Lets run through an example to understand how a decision tree learns. The below table has color and diameter of a fruit and the label tells the name of the fruit. How do we build a decision tree to classify the fruits?
Here is how we will build the tree. We will start with a node which will ask a true or false question to split the data into two. The two resulting nodes will each ask a true or false question again to split the data further and so on.
There are 2 main things to consider with the above approach -
- Which is the best question to ask at each node
- When do we stop splitting the data further
Lets start building the tree with the first or the top most node. There is a list of possible questions which can be asked. The first node can ask the following questions —
Is the color green?
Is the color yellow?
Is the color red?
Is the diameter ≥ 3?
Is the diameter ≥ 1?
Of these possible set of questions, which one is the best to ask so that our data is split into two sets after the first node? Remember we are trying to split or classify our data into separate classes. Our question should be such that our data is partitioned into as unmixed or pure classes as possible. An impure set or class here refers to one which has many different types of objects for example if we ask the question for the above data, “Is the color green?” our data will be split into two sets one of which will be pure the other will have a mixed set of labels. If we assign a label to a mixed set we have higher chances of being incorrect. But how do we measure this impurity?
Gini impurity is a metric of measuring the mix of a set.The value of Gini Impurity lies between 0 and 1 and it quantifies the uncertainty at a node in a tree. Lets see what that means. Imagine two bowls — one filled with apples and the other filled with labels. If you randomly pick an object from the left bowl and assign a label from the right bowl you have no chances of being incorrect therefore the impurity is 0.
On the other hand if you have a bowl with a mixture of objects and you pick an object randomly and assign a label to it you have a 1 out of 5 chance of being correct and hence 4 out of 5 chances of being incorrect which is also the Gini Impurity value.
So Gini Impurity tells us how mixed up or impure a set is. Now our goal with classification is to split or partition our data into as pure or unmixed sets as possible. If we reach at a 0 Gini Impurity value we stop dividing the tree further. So which question should we ask so that our data splits into as pure sets as possible?
Information gain is another metric which tells us how much a question unmixes the labels at a node. Mathematically it is just a difference between impurity values before splitting the data at a node and the weighted average of the impurity after the split. For instance, if we go back to our data of apples, lemons and grapes and ask the question “Is the color Green?”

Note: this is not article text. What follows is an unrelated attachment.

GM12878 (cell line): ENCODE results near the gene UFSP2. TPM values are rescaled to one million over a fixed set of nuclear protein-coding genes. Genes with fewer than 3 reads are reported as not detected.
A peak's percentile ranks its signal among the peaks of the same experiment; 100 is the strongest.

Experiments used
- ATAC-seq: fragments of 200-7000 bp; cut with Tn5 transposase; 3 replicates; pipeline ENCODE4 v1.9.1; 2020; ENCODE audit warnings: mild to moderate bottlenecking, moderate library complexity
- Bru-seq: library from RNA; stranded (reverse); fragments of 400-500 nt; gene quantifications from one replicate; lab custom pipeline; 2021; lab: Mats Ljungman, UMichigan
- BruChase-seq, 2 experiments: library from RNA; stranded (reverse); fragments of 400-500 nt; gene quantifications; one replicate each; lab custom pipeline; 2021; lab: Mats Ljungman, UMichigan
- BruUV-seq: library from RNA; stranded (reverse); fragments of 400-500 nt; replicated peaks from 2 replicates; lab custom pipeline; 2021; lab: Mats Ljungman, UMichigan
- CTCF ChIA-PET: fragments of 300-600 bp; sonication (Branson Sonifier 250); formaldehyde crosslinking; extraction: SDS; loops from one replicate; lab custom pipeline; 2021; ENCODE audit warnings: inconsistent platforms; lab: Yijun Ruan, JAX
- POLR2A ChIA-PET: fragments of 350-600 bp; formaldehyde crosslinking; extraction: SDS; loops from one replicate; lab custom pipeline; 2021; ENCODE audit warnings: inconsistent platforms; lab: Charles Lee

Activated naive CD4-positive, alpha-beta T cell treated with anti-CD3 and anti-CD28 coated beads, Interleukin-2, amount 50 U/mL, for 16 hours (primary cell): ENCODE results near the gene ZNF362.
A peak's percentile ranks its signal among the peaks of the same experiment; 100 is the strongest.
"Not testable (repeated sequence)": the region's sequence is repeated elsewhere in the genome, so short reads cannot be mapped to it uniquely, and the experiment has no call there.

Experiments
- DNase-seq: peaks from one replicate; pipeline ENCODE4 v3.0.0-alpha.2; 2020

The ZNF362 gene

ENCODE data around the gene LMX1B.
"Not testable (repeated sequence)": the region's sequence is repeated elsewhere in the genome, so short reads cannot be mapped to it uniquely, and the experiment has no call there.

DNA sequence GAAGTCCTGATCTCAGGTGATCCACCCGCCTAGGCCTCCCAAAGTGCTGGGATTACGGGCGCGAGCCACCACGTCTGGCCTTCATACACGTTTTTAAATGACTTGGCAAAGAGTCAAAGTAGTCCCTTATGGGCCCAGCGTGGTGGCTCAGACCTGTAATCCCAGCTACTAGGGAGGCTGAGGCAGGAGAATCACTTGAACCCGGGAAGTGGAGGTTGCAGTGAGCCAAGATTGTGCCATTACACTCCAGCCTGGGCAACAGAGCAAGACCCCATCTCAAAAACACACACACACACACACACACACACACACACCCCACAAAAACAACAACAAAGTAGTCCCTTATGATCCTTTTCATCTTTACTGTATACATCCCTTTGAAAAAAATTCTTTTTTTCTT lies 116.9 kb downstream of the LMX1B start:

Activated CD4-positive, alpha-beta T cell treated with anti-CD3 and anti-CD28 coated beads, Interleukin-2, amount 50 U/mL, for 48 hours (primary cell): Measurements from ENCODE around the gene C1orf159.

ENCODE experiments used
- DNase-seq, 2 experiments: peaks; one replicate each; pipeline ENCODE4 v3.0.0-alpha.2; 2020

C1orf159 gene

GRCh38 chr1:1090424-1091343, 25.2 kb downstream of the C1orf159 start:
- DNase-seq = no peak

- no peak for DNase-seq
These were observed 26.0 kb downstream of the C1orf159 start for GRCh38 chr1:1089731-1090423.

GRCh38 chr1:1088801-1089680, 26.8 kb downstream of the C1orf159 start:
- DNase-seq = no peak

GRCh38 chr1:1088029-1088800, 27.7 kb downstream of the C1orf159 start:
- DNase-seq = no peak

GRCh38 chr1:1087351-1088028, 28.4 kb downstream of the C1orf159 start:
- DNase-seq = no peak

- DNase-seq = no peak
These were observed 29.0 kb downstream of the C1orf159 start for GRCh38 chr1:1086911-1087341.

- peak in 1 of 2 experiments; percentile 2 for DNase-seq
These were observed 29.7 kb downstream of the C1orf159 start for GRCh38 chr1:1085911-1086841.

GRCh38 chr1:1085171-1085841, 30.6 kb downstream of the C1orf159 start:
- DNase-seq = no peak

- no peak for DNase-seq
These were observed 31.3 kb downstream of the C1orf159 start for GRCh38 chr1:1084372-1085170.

The information gain by asking this question is 0.144. Similarly we can ask another question from the set of possible questions split the data and compute information gain.
The question where we have the highest information gain “Is diameter ≥ 3?” is the best question to ask. Note that the information gain is same for the question “Is the color red?” we just picked the first one at random.
Repeating the same method at the child node we can complete the tree. Note that no further questions can be asked which would increase the information gain.
Also note that the rightmost leaf which says 50% Apple & 50% lemon means that this class cannot be divided further and this branch can tell an apple or a lemon with 50% probability. For the grape and apple branches we stop asking further questions since the Gini Impurity is 0 for those.
This algorithm we used above to build the decision tree is called CART (Classification And Regression Trees). There are other algorithms which use different techniques to build a tree but the idea remains the same. What are the best questions to ask and when.
The above introduction hopefully has elicited some curiosity though it just scratches the surface of decision trees. I would encourage you to go and explore further. Read about them and maybe code a decision tree yourself. There are a lot of resources on the internet to help you with that.
There are lot of techniques and other algorithms used to tune decision trees and to avoid overfitting, like pruning. Bagging and boosting are few techniques which when combined with decision trees make them very powerful classification tools. Although, decision trees are usually unstable which means a small change in the data can lead to huge changes in the optimal tree structure yet their simplicity makes them a strong candidate for a wide range of applications. Before neural networks became popular, decision trees were the state of the art algorithm in Machine Learning. Several other ensemble models like Random Forests are much more powerful than vanilla decision tree. We will talk about them in future articles.
Decision trees are powerful because of their simplicity and interpretability. Decision trees and random forests are highly used in user signup modelling, credit scoring, failure prediction, medical diagnostics etc. in the industry and as I said earlier we use it knowingly or unknowingly in our day to day lives as well.
End Credits —
A great blog by Berkeley on Ensemble models https://ml.berkeley.edu/blog/2017/12/26/tutorial-5/
Nicely written introduction on Decision Trees
Great video by google to get started on Decision tree coding
X8 aims to organize and build a community for AI that not only is open source but also looks at the ethical and political aspects of it. More such simplified AI concepts will follow. If you liked this or have some feedback or follow-up questions please comment below.
Thanks for Reading!